In fact, the only place one would see any continuous development/progression would be in the relationships formed on the ship, and the person becoming better acquainted with their duties and working towards their promotion/qualifications.

As I've been saying for many, many years, it's a mistake to think of episodic and serial formats as mutually exclusive. Many shows are a mix of just the kind you suggest -- episodic in plot, with each installment focusing on a case/adventure of the week, but serialized in characterization, with the cast members' personal arcs and relationships evolving, the events of the various episodes having lasting impacts on their attitudes or behavior. This is not some hypothetical proposition; it's how a large number of TV, comics, and prose series have actually been done for decades. It's how DS9 was mostly done -- and TNG to a lesser extent, since there were character and plot arcs made up of various isolated episodes scattered through the series.

In fact, it's pretty much how Babylon 5 was done. People think of B5 as serialized, but in fact it wasn't, not in the way something like Lost was. For the most part, each episode (or 2-parter) told a complete story from beginning to end. What was notable about it was how much the episodes interconnected, the way they were pieces of a larger whole. Events in one episode would have consequences, but not necessarily in the very next episode -- sometimes not for months.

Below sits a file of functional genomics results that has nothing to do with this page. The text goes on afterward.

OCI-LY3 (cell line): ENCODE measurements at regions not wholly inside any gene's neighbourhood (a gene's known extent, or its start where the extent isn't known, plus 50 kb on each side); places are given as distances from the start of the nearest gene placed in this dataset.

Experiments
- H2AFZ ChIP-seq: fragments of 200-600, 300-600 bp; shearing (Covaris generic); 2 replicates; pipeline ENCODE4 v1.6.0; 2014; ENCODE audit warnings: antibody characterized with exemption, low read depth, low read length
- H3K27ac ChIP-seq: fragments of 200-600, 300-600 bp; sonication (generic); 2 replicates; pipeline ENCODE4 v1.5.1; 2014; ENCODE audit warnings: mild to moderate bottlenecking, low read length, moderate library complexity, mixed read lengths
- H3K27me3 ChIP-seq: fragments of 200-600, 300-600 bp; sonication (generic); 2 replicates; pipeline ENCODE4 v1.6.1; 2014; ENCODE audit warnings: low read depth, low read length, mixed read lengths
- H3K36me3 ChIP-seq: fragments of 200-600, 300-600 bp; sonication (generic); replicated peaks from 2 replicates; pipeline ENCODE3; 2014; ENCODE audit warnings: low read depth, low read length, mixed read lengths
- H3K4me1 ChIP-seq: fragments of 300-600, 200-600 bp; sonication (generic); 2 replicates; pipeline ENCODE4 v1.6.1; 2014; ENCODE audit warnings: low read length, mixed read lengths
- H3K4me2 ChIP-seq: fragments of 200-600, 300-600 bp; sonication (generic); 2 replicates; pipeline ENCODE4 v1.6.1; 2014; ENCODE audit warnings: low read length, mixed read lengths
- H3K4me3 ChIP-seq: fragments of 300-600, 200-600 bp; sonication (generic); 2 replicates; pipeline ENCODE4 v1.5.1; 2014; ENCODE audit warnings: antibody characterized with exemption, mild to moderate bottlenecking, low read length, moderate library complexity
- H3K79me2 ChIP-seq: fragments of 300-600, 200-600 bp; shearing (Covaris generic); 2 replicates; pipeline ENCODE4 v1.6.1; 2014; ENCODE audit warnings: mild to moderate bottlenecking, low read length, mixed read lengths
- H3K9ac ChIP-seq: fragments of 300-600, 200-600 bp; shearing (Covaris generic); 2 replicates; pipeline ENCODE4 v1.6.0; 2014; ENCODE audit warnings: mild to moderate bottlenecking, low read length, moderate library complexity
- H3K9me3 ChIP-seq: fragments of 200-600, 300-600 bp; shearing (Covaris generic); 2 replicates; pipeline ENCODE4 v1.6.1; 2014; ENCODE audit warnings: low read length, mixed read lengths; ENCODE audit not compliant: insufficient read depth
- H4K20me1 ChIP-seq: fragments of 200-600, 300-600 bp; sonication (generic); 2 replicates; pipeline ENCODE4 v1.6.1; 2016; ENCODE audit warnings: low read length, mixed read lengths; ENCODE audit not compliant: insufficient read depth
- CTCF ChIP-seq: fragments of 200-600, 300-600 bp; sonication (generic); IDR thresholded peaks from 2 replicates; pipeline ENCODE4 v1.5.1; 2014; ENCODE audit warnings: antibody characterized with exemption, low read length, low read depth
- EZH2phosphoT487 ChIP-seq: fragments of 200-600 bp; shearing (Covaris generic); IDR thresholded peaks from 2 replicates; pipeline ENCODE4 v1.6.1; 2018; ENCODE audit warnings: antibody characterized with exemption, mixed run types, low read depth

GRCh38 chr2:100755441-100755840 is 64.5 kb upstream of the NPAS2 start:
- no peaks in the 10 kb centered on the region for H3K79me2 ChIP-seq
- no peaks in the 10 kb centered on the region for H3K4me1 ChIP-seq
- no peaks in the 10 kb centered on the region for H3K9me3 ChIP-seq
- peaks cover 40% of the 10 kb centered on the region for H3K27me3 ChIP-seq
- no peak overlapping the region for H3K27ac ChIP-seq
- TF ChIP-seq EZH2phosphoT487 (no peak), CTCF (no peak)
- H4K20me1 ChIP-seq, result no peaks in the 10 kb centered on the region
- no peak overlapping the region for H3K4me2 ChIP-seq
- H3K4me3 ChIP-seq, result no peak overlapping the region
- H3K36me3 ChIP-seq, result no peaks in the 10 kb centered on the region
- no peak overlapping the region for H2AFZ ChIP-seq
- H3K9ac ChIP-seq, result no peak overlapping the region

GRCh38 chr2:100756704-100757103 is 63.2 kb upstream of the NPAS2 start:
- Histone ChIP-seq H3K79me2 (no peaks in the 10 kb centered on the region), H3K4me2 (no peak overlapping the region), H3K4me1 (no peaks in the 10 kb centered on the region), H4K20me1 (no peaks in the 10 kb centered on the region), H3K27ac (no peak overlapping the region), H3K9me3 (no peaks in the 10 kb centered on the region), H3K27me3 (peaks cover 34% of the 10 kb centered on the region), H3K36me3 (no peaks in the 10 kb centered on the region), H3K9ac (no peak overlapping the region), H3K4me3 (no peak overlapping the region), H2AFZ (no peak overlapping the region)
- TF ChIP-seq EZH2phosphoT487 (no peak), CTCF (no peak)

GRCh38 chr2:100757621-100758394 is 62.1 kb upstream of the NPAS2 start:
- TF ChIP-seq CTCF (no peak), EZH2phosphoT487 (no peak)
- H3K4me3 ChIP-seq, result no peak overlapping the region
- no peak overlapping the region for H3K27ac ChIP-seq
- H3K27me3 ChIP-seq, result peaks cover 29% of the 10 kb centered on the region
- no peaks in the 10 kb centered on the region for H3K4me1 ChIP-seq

Quite a few TV shows today combine episodic plots with serial character arcs. That's how most modern procedurals work, such as the CSI franchise. Most shows on Syfy or USA have case-of-the-week plotting with a larger seasonal or half-seasonal story arc woven through the weekly adventures and coming to a head in the season or midseason finale. Fringe has a case-of-the-week format, although increasingly the cases have been facets of the evolving serial story arc. And Fringe is one of many shows where the weekly cases conveniently happen to relate to whatever personal issues the protagonists are dealing with as their serial arcs evolve.

So what you're proposing for a ship-based Trek show is not only possible, but likely to happen by default. A different planet or a different crisis every week, but paralleling or illuminating the ongoing shipboard character and relationship arcs or whatever overarching astropolitical plotline is unfolding over the season, much as DS9 did things, is the likely format for such a show because it's the standard format for most episodic TV today.

Edited by Christopher, 09 January 2013 - 12:16 PM.

"You don't use science to show that you're right, you use science to become right." -- xkcd

"The first man to raise a fist is the man who's run out of ideas." -- "H. G. Wells," Time After Time


Written Worlds -- My homepage and blog
Facebook Author Page



Also tagged with one or more of these keywords: Star Trek

0 user(s) are browsing this forum

0 members, 0 guests, 0 anonymous users